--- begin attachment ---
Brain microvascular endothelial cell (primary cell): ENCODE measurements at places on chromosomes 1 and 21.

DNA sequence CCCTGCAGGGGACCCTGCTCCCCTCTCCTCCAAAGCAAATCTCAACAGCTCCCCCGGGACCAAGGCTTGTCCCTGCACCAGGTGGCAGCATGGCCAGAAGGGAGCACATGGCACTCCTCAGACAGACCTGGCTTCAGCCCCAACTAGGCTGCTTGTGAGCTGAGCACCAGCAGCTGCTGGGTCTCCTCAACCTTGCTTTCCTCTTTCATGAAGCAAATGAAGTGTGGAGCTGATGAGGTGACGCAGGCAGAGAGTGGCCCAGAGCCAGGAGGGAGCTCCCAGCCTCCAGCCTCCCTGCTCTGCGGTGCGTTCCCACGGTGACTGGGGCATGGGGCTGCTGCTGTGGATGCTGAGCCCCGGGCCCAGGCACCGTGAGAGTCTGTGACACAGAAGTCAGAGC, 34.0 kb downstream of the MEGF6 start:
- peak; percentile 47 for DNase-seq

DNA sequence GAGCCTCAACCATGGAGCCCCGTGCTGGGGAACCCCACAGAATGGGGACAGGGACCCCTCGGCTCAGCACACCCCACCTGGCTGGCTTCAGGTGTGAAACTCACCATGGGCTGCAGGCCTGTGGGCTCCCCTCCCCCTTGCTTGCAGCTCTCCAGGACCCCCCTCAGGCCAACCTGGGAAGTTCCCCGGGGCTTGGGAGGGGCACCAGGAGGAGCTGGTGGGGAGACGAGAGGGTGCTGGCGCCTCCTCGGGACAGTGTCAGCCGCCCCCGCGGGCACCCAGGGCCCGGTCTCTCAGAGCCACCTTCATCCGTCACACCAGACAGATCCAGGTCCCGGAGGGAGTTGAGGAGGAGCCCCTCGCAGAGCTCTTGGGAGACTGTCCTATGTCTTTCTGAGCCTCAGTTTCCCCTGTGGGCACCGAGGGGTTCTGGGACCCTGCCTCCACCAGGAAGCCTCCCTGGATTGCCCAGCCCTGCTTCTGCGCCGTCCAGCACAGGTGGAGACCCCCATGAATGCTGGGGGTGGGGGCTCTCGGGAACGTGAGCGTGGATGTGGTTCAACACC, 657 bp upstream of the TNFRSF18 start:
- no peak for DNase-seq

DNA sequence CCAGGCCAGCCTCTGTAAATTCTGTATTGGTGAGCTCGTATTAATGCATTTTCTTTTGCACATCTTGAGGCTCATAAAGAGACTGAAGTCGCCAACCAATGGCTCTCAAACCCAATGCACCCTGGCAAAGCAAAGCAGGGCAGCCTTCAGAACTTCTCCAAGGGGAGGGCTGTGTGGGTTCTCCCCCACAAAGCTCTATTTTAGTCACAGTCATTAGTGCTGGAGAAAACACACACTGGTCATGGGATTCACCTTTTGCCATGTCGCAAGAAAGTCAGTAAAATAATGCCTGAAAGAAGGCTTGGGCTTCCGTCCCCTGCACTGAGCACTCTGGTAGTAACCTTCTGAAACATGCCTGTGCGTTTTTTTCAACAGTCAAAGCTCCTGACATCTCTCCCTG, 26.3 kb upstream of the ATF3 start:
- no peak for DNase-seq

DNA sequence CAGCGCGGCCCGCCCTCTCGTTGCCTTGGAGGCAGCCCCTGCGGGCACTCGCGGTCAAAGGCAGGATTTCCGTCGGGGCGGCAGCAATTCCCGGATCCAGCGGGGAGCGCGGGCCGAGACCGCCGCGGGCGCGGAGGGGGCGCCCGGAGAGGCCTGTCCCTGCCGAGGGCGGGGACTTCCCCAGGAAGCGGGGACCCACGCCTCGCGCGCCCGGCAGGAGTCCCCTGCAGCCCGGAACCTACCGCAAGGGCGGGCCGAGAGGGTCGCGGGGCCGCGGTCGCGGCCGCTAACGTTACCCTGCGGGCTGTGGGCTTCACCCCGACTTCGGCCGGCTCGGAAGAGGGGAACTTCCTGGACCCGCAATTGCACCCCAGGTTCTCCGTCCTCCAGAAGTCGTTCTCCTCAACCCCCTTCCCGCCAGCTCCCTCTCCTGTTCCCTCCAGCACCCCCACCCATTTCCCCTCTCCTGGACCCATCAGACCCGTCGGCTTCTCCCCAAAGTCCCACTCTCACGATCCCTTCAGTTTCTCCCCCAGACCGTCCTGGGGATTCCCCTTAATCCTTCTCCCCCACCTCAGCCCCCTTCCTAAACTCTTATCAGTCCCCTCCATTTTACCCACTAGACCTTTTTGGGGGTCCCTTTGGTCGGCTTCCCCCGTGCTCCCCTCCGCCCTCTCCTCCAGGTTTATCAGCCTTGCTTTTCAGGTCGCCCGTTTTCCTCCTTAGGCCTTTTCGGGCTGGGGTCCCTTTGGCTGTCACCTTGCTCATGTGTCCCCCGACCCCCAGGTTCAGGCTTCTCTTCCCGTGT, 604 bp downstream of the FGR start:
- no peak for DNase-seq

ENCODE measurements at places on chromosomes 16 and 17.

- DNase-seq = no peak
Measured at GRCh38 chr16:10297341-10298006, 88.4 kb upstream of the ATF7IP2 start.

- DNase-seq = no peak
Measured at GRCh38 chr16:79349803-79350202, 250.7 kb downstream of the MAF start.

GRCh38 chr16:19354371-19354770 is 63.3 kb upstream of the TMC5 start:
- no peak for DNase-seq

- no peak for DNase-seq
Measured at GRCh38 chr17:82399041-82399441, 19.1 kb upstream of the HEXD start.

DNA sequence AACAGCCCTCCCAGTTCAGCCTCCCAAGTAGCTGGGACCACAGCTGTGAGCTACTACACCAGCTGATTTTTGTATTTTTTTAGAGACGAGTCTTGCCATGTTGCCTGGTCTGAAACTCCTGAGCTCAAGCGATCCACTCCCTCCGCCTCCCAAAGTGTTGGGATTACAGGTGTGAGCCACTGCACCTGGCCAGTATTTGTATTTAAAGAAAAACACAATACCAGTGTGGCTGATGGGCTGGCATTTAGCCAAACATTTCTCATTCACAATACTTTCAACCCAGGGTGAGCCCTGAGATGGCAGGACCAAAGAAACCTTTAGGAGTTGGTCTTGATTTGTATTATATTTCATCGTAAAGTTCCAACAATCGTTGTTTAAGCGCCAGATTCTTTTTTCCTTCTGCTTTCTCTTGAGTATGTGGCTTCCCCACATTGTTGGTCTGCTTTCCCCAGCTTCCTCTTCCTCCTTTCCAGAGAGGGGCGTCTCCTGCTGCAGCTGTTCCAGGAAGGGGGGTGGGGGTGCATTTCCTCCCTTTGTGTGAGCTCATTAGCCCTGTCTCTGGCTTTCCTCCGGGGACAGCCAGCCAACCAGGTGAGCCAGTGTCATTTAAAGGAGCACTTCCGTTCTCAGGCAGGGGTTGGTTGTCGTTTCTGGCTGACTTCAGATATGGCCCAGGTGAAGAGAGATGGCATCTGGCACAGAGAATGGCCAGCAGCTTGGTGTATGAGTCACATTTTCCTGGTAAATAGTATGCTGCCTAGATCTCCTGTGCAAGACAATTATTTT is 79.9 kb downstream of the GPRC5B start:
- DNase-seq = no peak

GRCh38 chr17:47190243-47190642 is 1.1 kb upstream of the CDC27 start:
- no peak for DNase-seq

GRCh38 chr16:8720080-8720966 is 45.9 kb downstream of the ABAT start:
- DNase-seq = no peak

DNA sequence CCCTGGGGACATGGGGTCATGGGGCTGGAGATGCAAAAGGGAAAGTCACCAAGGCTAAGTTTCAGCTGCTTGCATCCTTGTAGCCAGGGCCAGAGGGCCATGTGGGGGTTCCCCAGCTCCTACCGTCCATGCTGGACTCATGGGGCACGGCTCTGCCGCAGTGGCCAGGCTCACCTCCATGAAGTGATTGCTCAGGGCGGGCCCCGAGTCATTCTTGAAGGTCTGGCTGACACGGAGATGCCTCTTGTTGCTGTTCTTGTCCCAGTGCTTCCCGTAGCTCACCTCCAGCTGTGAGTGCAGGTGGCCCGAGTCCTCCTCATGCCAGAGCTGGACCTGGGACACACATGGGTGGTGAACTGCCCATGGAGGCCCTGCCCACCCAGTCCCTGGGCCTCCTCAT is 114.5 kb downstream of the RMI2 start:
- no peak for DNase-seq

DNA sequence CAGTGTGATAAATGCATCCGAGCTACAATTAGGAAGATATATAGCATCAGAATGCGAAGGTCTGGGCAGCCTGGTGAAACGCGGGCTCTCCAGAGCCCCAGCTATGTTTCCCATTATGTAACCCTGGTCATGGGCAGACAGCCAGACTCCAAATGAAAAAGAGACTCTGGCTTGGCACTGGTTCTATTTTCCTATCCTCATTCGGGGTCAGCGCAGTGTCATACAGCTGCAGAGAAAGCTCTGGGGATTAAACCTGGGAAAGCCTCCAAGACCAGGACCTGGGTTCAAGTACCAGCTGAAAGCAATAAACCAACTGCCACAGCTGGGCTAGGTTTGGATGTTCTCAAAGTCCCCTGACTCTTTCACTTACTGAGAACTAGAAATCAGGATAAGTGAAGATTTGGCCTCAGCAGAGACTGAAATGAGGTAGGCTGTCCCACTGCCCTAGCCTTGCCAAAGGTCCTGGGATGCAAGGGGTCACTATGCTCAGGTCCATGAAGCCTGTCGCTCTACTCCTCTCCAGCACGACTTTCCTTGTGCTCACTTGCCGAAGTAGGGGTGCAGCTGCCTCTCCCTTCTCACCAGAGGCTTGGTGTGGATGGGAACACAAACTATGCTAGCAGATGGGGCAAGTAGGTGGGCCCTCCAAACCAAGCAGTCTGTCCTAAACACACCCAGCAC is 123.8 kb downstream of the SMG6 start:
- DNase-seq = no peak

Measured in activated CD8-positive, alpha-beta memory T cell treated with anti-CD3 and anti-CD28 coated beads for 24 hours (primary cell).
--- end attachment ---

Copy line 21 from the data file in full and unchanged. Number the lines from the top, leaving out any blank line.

GRCh38 chr17:47190243-47190642 is 1.1 kb upstream of the CDC27 start: